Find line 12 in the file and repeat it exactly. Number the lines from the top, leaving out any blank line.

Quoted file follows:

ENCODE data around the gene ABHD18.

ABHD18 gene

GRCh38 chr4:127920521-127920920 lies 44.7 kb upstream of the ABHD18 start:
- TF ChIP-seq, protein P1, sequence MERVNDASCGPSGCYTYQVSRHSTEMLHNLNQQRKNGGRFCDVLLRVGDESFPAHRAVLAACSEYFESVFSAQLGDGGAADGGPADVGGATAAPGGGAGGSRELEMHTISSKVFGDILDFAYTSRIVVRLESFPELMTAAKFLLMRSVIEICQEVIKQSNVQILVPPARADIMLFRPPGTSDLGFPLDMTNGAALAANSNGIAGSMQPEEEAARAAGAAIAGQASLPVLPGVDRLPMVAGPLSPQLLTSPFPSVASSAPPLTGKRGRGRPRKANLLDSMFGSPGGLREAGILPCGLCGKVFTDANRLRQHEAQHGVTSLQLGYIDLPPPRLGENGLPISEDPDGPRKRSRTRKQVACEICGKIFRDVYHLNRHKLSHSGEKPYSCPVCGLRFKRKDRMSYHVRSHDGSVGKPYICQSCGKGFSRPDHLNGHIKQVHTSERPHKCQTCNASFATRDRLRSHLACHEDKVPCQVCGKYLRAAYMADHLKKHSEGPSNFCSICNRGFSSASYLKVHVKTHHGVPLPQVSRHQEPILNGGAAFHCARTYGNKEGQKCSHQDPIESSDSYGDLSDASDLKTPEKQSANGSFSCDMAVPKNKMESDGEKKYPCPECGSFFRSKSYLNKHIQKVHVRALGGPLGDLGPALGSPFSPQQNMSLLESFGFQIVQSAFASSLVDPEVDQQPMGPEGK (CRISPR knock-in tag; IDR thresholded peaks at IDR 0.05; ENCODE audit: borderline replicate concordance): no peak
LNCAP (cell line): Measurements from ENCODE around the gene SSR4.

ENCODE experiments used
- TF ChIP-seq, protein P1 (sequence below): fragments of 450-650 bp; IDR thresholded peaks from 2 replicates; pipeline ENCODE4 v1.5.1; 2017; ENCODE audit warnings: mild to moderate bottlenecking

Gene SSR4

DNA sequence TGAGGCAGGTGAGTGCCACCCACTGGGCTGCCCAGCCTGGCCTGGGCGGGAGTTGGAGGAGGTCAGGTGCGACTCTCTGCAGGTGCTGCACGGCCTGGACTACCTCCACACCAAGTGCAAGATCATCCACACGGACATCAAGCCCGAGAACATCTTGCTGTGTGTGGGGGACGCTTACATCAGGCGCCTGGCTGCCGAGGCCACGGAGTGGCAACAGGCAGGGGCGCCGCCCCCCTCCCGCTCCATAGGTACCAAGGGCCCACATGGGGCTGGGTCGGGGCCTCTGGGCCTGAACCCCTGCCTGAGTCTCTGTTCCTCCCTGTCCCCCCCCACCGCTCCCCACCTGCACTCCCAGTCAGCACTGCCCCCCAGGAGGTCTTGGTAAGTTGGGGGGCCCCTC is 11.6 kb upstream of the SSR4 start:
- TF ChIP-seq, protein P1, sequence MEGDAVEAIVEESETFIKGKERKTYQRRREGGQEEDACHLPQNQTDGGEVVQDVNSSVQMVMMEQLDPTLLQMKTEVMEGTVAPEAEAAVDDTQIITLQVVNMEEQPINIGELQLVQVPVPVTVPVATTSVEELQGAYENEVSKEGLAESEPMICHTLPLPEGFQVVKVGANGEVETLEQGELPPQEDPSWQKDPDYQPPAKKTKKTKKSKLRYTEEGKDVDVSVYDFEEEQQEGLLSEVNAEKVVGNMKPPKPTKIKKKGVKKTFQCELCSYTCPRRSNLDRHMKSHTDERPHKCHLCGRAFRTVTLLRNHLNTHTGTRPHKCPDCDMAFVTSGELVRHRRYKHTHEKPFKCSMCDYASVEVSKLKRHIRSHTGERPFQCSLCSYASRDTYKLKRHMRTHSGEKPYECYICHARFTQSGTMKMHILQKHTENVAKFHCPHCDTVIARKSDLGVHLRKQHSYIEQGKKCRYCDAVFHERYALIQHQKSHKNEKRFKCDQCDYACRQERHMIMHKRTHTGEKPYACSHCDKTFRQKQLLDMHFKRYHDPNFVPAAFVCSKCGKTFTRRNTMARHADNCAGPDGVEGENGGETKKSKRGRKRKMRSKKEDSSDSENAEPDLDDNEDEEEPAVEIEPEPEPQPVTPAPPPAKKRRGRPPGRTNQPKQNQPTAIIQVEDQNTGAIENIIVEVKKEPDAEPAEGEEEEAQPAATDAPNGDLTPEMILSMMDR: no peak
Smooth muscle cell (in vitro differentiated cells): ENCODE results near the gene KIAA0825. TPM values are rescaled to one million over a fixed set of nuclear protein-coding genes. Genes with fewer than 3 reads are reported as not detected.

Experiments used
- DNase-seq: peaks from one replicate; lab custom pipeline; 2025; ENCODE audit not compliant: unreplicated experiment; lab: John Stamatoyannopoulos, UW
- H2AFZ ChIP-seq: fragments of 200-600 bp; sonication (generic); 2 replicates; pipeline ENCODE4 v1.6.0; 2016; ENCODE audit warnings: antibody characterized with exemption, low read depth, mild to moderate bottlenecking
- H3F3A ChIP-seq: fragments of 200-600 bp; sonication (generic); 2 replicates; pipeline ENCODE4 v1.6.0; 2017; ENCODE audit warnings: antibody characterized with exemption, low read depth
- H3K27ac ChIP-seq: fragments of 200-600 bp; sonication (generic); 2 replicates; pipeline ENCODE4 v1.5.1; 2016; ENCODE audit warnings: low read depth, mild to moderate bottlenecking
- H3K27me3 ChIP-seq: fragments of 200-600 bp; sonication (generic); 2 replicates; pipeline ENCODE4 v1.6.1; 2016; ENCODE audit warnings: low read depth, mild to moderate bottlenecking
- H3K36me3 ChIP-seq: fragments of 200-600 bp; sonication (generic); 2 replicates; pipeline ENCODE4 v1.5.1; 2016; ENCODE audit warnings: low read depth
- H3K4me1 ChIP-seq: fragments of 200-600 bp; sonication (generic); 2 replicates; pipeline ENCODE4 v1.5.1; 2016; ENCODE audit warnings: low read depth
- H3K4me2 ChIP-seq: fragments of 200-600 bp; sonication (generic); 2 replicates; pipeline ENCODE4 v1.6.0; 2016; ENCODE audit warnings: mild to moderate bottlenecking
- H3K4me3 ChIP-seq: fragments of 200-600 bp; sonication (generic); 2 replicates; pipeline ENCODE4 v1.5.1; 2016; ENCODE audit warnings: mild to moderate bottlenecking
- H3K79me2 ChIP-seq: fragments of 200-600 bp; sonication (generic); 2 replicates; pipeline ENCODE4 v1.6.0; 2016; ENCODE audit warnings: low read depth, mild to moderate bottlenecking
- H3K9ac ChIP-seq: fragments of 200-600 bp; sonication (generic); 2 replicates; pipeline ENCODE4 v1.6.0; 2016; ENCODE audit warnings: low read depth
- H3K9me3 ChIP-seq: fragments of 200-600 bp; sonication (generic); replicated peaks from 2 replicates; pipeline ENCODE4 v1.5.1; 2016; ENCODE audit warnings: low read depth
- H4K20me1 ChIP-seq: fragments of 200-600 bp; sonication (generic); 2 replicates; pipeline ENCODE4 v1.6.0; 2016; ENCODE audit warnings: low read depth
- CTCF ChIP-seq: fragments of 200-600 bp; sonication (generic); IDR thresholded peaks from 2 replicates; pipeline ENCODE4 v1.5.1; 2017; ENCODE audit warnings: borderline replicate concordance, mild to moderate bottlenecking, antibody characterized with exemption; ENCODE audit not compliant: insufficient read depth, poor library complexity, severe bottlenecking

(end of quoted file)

Experiments used